When Molly Mattessich served as a Peace Corps volunteer two years ago in the West African nation of Mali, she relied on audio tapes of Sunday Mass to stay connected to her Catholic faith during her two-year tenure in the predominantly Muslim nation.
"It was the first time I'd ever been without an organized Catholic Church," said the 27-year-old, who now lives in Washington, D.C. Mattessich, who had sung weekly in a Newman Center choir during her years as a Wellesley College student, drew strength during this challenging time from her favorite church song, "Be Not Afraid." "It became my mantra during my time in the Peace Corps," she says.
But after a few months, tapes and mantras weren't enough to sustain Mattessich's Catholic connection, and she now identifies her Peace Corps years as a spiritual turning point. "I listened to the same services over and over, and it became hard to keep up without the community," she says. "I started journaling a lot more, and I thought, 'Hmm, I can sort of live without this, maybe.'"
Complicating matters further was Mattessich's growing awareness of the lack of church leadership roles held by women, which began to trouble her more and more. Witnessing the widespread effects of AIDS in Africa caused her to question the church's teaching on contraception. Then, after she returned to the United States, her favorite Boston parish closed. It was the last straw.
Mattessich says she "almost never" attends Mass anymore. When she does, she harbors negative feelings toward what she experiences.
"When I go to Catholic services now, I think, 'Oh my gosh, you people have no connection to reality,'" she says.
Mattessich has decidedly relinquished her place in the pews for the time being, and a multitude of young adult Catholics have chosen to do the same. Whether their absences stem from a disagreement with church teachings or the seductive powers of the Sunday paper, for the church, the widespread lack of engagement among its younger members is an inconvenient truth whose underpinnings are hard to discern.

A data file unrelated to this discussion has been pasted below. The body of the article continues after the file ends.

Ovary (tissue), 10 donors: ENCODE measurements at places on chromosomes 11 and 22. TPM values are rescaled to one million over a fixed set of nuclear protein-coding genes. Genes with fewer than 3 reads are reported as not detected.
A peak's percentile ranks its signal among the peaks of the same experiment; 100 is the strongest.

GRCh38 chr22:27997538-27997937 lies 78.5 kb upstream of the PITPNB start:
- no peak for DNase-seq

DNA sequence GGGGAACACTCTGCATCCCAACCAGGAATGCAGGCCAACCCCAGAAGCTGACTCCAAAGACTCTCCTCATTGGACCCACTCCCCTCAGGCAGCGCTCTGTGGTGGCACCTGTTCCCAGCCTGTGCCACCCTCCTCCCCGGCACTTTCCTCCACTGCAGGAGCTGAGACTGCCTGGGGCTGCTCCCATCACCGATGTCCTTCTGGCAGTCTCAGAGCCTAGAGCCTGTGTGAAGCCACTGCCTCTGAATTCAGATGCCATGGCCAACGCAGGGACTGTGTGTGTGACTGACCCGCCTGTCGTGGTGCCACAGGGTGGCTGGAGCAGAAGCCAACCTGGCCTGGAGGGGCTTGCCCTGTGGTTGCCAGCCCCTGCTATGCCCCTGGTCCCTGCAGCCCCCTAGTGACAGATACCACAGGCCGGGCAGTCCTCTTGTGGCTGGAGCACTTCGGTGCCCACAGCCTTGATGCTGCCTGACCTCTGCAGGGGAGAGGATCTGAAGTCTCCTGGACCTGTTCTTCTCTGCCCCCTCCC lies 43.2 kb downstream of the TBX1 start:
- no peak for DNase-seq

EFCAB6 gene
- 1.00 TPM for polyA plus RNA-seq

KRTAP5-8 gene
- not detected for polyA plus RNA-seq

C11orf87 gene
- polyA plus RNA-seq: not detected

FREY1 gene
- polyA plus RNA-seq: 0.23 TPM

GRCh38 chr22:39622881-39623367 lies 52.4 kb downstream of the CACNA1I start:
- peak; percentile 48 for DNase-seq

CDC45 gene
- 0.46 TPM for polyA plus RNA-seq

Missing in inaction
Only 24 percent of young adult Catholics attend Mass every week, while 21 percent attend two to three times per month, according to a 2005 study conducted by sociologists William V. D'Antonio, James Davidson, Dean Hoge and Mary Gautier, authors of the forthcoming book Catholics in America: Their Faith and Their Church (Sheed & Ward).
According to the same study, 80 percent of young adult Catholics believe they can be a good Catholic without attending Mass weekly, a belief that differentiates them from their parents' generation, many of whom wholly internalized what they were taught as children: to miss Mass was a grave offense, even a mortal sin. While some may criticize younger adults for not being particularly reflective in their given reasons for not attending Mass, it's worth noting that many baby boomers and their pre-Vatican II predecessors attended weekly Mass without much reflection on their motivations for attending.
Kevin Burns, 27, a currency trader in Providence, Rhode Island, counts himself among the more than 55 percent of young adult Catholics who do not regularly attend church. Burns acknowledges that Catholicism no longer holds the pivotal place in his life it did during his childhood, which was formed by regular CCD classes and four years of Catholic high school education. While Burns says he drifted away from the church during his college years without much reflection, as he grows older, it's ideological disagreements that have kept him away. He cited a few incendiary homilies he heard in his hometown parish that were characterized by what he perceived as overly fearful attitudes toward modern science and pop culture.
A July 1 New York Times article, which quoted a senior Vatican official's call for excommunication of stem cell researchers who utilize human embryos, troubled Burns further. …